Hey, everyone! This is a very unexpected email, but guess where I am? Leiden, Nederland! This is quite a surprise, but I have been actually called as an "Office" elder, meaning for the next six months. Elder Cook, Elder Evans, and I will be in charge of everything concerning legal and financial business for the mission. I have been avoiding talking about the subject at all, because it was only speculation by other missionaries. To fill everyone in on mission mechanics, every six months two new missionaries are called to the office with Elder Evans, who has and will be serving his whole mission here (the reason for that, I am not sure, but it is not too important). Normally, every six-month period there will be two companionships in the mission who become threesomes, which happened to be me. Halfway through the transfer (right now) those companionships will typically receive a call if someone is being called to the office, and that was me this past Sunday morning. The call wasn't anything unexpected for me. As soon as we became "tripanionship" everyone started cracking jokes about me leaving, which ended up being true. Initially, I was pretty taken aback, not sure what to expect, but for the next couple weeks Elder Heinrichs will be training me to take over all the finances for the mission. Big job! And for those wondering, yes, we still do normal missionary work, thankfully. So, there you have it. And because of unexplained reasons, Saturdays are our official "P-days" here.
Wednesday was my last day in Spijkenisse. I was trying hard to make the excuse with investigators that I was leaving and to try to meet with as many people as I could before I left. Some went through and some didn't, but one of the great ones was our appointment with Rebecca. Quick fill in, most of my time proselyting in Spijkenisse was either spent pulling over on my bike to start up a conversation with someone, or on the street – both surprisingly effective (when you learn how to do it in a not-so awkward way). And Rebecca was one of those "golden" investigators found by pulling my bike over. She is incredibly open, Christian, and is always checking for her own understanding when we teach a principle. I have learned so much just from teaching others. One of the most powerful ways you can teach is done by asking inspired questions in such a way as to help them discover for themselves the truth of the principle. And that's what it is like for her: she has a questioning, searching mind, and I always try my best to help her answer her own questions. A sister missionary told me once that when we teach and testify about a principle, we feel the Spirit, so with investigators it is the same. We help them uncover truths and feel them. We were planning to teach the third lesson but ended up spending the whole time answering her questions. It was awesome – you can see the light of Christ working in people.
Tuesday we went to our typical dinner appointment at 6 p.m. by family Van de Pebbel. They live a little ways out, and we travel there by bus. It was rush hour. Everyone was going home after work, and the bus was packed (almost like a Belgium bus!), so Elder Shelton and Henrichsen stayed up front while I walked to the back to find a place to sit. And just like every bus I get on, of course I fall asleep. I was dozing pretty nicely in and out when I suddenly shaken awake and noticed the bus to be a lot emptier than before. I looked nervously around, and my companions were nowhere in sight. I was alone! I sighed, barely able to believe I had really slept through our stop and rushed to the front to speak with the bus driver. I asked her how far away we were from my stop and she let me out on the side of the road. She pointed in a general direction, giving me instruction on where my bus halte was, and I started running through a city I barely knew, trying to find my companions while simultaneously not being late for the dinner appointment. After a brief jog I turned left, having a somewhat vague remembrance of my surroundings, and I cornered the first row of houses. "Marmoot," read the street sign. I was on the right street! I walked a little further searching for the house and rounding the other corner at the same time were my companions! It was a glorious reunion. Being separated from your companion is never fun. We all exchanged smiles, Henrichsen cracked a joke about me "trying to run away," and we rang on the doorbell at 6:02, not a moment too soon.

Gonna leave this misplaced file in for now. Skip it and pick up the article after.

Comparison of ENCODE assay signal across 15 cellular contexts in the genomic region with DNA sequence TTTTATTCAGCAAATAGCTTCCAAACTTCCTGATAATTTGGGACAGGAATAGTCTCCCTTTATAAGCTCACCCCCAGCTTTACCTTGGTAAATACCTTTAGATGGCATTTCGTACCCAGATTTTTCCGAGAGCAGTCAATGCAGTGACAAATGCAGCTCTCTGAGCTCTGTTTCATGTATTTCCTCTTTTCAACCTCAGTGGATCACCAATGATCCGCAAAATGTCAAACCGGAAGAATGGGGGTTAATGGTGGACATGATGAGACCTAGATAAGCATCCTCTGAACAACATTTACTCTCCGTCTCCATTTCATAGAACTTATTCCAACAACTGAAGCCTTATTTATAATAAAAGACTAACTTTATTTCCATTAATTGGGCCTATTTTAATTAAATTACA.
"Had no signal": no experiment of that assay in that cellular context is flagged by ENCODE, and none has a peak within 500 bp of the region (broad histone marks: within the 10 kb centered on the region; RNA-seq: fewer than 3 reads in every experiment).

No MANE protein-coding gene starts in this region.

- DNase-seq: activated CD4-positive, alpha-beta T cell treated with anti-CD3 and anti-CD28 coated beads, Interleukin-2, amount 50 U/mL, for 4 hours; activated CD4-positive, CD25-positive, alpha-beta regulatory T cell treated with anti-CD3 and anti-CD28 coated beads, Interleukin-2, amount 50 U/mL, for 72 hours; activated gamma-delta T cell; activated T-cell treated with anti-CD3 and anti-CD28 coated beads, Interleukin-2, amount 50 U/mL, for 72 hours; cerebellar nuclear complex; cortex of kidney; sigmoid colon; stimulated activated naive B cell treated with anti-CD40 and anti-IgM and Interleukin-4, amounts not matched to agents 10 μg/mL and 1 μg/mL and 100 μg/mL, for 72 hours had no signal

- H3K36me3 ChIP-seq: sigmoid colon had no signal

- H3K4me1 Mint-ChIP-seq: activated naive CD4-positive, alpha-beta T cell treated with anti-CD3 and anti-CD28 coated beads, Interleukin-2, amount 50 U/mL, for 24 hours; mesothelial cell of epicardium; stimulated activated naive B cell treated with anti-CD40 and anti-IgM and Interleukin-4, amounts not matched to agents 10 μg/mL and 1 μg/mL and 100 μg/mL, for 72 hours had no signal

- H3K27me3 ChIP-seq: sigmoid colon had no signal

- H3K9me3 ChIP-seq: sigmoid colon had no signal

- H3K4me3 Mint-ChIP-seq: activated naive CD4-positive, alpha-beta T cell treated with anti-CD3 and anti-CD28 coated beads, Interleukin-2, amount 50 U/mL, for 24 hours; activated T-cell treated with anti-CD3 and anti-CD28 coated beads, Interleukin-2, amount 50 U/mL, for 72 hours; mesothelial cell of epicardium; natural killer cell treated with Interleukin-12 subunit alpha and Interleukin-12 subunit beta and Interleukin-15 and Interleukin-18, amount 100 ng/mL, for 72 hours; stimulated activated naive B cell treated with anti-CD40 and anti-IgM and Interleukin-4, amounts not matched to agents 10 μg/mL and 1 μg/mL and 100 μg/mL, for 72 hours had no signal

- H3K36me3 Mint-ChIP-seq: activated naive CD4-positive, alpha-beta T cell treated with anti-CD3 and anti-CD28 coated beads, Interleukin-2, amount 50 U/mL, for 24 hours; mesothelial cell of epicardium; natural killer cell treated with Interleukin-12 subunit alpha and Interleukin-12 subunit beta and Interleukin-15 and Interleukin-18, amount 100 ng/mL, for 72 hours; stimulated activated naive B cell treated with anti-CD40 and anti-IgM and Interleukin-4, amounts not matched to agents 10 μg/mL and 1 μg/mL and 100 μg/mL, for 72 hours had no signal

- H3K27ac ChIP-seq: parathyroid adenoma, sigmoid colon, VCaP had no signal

The rest of the week has been an adventure in every sense of the word. I had no idea what to expect here, but it's a lot of work and responsibility. But I am loving and just accepting the renewed feeling of every new beginning. "What the heck am I doing?!" Lastly: testimony time. One thing I will forever "treasure up in my heart" as the scriptures so firmly decree, is the Word of God itself. Reading the scriptures used to be me trying to just "start a good habit" or "fulfilling an assignment," none of which are inherently bad, but I enjoy now "getting into the scriptures." With a simple prayer and determined heart, finding and learning truth through the compiled, inspired stories of others can be "enlightening" and really joyous. I love a study that I prepare myself physically and spiritually for, and I just dive in. It's like the rising of the sun. Gradually with time (and a little needed effort), God can communicate with us.
I am excited to get to know the beautiful city of Leiden, and if anyone still has more questions about what I do, I will answer your questions to the best of my ability.
You are all in my prayers.
Elder Eli Andrew